Do you remember Brian the Snail in the Magic Roundabout, constantly urged by Dougal the Dog to share in his crazy schemes?
Today is definitely my day for thinking about molluscs –this evening we are eating Moules et Frites, which will keep my Belgian Boy very happy.
I had already decided that I needed to eat more fish – and preferably sustainable fish. Yesterday night I took advantage of a special offer in Sainsbury's to Switch the Fish and collected a free bag of mussels.
This afternoon I have been working hard on tomorrow’s sermon – I was asked to preach from Acts 16, and have chosen the section about Lydia, the ‘seller of purple’. My background research has left me fascinated by ‘Tyrian purple’ – the cloth chosen by emperors for their robes. It was dyed using a stinking secretion from a sea snail [How I love alliteration] called the murex
The great thing about this dye was that as the fabric aged, the colour became more intense [as opposed to the fading dyes we are more used to] and it was highly prized throughout the Roman Empire. It was first used around 1600BC – and continued to be popular till the time of the 4th Crusade around 1200AD. But then it fell out of favour for various reasons, and the secret of turning the slime into dye was lost in the sack of Constantinople in 1453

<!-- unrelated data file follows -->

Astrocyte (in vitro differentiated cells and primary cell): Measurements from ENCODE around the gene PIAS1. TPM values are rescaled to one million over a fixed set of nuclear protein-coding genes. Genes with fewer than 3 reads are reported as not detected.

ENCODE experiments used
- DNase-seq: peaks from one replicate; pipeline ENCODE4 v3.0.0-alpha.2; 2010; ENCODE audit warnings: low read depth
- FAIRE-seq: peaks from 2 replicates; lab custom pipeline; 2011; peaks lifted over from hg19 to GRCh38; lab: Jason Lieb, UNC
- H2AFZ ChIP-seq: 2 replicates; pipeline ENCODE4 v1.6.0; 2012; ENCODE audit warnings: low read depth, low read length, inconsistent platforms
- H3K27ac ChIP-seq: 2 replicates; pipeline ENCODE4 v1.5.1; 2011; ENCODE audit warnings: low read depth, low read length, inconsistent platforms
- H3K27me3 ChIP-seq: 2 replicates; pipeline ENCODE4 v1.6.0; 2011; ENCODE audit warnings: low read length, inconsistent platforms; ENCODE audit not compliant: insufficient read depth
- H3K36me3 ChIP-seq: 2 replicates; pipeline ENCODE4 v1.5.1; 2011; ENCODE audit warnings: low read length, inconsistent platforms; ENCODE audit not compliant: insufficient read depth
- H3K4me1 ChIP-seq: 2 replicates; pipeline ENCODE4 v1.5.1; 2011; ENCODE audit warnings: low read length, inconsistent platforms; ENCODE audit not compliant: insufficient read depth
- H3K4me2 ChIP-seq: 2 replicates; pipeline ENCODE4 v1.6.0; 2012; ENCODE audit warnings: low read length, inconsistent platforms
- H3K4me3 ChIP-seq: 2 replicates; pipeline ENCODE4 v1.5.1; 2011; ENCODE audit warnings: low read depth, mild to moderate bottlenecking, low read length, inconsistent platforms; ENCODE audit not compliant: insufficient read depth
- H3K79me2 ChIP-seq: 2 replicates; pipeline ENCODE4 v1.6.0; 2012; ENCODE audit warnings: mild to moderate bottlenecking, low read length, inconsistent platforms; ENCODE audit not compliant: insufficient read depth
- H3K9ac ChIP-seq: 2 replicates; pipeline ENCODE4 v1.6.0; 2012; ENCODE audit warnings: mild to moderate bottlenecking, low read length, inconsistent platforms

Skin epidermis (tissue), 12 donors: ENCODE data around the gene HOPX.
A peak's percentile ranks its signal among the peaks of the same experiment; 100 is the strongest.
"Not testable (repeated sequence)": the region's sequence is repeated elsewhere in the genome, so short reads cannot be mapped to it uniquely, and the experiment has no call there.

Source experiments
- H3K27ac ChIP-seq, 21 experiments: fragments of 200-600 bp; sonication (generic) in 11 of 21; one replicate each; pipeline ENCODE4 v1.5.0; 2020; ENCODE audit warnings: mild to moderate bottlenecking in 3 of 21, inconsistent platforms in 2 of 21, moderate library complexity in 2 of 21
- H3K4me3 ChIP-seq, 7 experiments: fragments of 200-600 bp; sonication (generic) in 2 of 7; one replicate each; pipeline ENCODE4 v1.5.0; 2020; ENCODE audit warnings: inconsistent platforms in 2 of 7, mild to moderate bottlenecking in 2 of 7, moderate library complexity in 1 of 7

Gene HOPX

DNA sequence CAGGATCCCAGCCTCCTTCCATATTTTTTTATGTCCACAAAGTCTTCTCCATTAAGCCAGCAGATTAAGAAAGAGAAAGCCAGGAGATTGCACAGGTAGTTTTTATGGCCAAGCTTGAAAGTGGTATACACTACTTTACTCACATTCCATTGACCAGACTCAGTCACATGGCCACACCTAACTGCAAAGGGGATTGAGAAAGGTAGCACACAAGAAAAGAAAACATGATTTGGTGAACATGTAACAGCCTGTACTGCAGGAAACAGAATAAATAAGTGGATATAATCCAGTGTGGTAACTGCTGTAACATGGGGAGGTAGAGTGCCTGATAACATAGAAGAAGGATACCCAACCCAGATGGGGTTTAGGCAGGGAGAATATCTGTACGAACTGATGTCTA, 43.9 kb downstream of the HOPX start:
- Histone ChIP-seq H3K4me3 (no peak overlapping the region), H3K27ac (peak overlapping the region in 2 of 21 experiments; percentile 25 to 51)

It was only in 2003 that a retired English chemist called John Edmonds rediscovered how to create the dye.
Getting Murex Snails from Crete was expensive, so John says he did his experiments with cheaper cockles from his local Tesco supermarket!
The frites will be oven baked, and I am not planning on experimenting with my mussels- so I think I can safely say that I am neither Frying Tonight, nor yet Dyeing Tonight!